Attorney Melissa Ramos recently won an appeal at the Division of Unemployment Assistance (DUA) representing a client who had been terminated from her job due to the client’s alleged possession of a bottle of hemp-based CBD (cannabidiol) oil at work, which the employer claimed violated their drug-free workplace policy. At the DUA hearing, Attorney Ramos presented evidence that the substance in the client’s possession was not illegal because it was hemp-based. Under the most recent iteration of the Farm Bill, enacted in December 2018, hemp is no longer considered a controlled substance. A lab report provided by the company who manufactured the CBD oil showed that it was derived from hemp and contained no detectable amount of THC (the psychoactive component of cannabis, possession of which remains illegal under federal law notwithstanding its decriminalization under Massachusetts law). Attorney Ramos also presented evidence that the CBD oil could not have been covered by the employer’s drug policy because it was not a prohibited, illegal substance. The appeal hearing officer overturned the initial DUA denial and granted the client unemployment benefits dating back to the date of termination. This case demonstrates how the evolving law around CBD, and marijuana generally, continues to present novel situations for clients and that even when unemployment benefits are initially denied, appeals can be very successful with the right evidence.
Massachusetts has a unique system for certain criminal complaints, where both a police officer or private individual can apply for a criminal complaint and a clerk magistrate will decide whether there is probable cause for a criminal complaint to be issued. This process is available for most misdemeanor crimes and some felony crimes where an individual has not been arrested. A hearing before a clerk magistrate—also known as a “show cause” hearing—serves an important function in the Massachusetts criminal justice system because it screens out certain potential complaints at an early stage without creating a criminal record for the accused. If the clerk magistrate does not find probable cause, the clerk magistrate will not issue a criminal complaint. If the clerk magistrate finds probable cause, he or she can either issue a criminal complaint or exercise discretion and decide not to issue a complaint.
In a case where the defendant was charged with operating under the influence and negligent operation of a motor vehicle, Rachel Stroup and Melissa Ramos secured an acquittal on both charges after the jury returned verdicts of not guilty in Natick District Court.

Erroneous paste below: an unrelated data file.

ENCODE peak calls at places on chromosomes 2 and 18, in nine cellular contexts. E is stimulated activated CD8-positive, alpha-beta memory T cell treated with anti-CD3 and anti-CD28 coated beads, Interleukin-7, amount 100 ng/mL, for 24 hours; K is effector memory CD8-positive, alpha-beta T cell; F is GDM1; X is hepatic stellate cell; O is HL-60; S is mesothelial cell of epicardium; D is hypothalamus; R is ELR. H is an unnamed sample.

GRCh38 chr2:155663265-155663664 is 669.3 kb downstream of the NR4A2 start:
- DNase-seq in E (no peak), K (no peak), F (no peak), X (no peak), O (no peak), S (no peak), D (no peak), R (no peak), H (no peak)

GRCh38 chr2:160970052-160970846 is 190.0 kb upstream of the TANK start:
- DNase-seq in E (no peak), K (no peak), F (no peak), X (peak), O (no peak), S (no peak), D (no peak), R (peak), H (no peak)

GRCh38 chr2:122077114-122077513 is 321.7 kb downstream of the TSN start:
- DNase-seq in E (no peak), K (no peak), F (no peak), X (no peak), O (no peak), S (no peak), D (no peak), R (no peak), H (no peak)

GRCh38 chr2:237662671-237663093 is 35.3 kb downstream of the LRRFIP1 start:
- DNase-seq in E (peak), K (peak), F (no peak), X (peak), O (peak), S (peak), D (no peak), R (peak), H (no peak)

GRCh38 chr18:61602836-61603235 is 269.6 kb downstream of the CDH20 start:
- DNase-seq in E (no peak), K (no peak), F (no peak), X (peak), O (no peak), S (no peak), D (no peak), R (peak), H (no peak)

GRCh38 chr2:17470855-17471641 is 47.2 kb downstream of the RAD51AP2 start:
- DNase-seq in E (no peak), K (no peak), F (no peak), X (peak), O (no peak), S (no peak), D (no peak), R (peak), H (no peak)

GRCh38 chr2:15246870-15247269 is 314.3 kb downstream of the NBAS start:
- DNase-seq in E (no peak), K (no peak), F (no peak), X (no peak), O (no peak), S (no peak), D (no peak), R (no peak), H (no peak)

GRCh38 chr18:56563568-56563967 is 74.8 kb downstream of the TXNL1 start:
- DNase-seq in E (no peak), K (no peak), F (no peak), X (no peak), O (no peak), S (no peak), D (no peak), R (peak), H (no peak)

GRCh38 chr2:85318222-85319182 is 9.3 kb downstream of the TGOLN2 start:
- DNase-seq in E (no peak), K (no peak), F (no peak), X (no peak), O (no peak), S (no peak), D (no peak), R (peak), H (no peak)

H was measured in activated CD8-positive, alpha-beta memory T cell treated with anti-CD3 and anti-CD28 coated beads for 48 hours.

Melissa Ramos, an associate at Zalkind Duncan & Bernstein LLP, speaks tonight on a panel hosted by Suffolk Law School’s Women of Color Law Students Association. The panel, titled “Shaping Your Personal Brand,” offers advice to law students on how to develop and promote their professional identities and their work.
Before April 2018, Massachusetts was only one of five states without a “compassionate release” program. However, thanks to the new criminal justice reform bill signed by Governor Baker, inmates may now apply to be considered for this new opportunity. The program officially began taking applications from inmates in August 2018 and the first inmate was released in November 2018 due to his terminal cancer. The program is available to all inmates other than those serving life sentences without the possibility of parole for first degree murder convictions.
Zalkind Law wants to congratulate attorney Melissa Ramos, who was sworn in to the Massachusetts Bar today. Melissa joined the firm in fall 2018 and works on our criminal defense, employment law, and students’ rights cases.
In an October 2017 opinion, the Massachusetts Supreme Judicial Court decided that a judge could no longer instruct a jury about a defendant’s refusal to take a breathalyzer test unless the defendant requested the instruction. An individual stopped on suspicion of operating a vehicle under the influence, more commonly known as OUI, already had a legal right to take or refuse a breathalyzer, and the refusal could not be entered into evidence at trial. However, until recently, the prosecutor could request that the judge instruct the jury that they could not consider the absence of breathalyzer evidence at trial when determining guilt or innocence—an instruction that could focus the jury on the absence of that evidence and cause them to speculate that the defendant had refused the breathalyzer. Now, during a trial for OUI, the absence of breathalyzer evidence should not be mentioned in jury instructions unless at the request of the defendant.
In Commonwealth v. Wolfe, the defendant was charged with OUI in 2015. He had two trials; the first ended in a mistrial. During both trials, there was no evidence presented of the defendant’s blood alcohol level. During the second trial, the judge instructed the jury, over the defendant’s objection, not to consider the absence of breathalyzer tests in their deliberations. The judge decided to give the instruction because the jury in the first trial had asked about the lack of breathalyzer test. The second jury ultimately convicted the defendant. Continue reading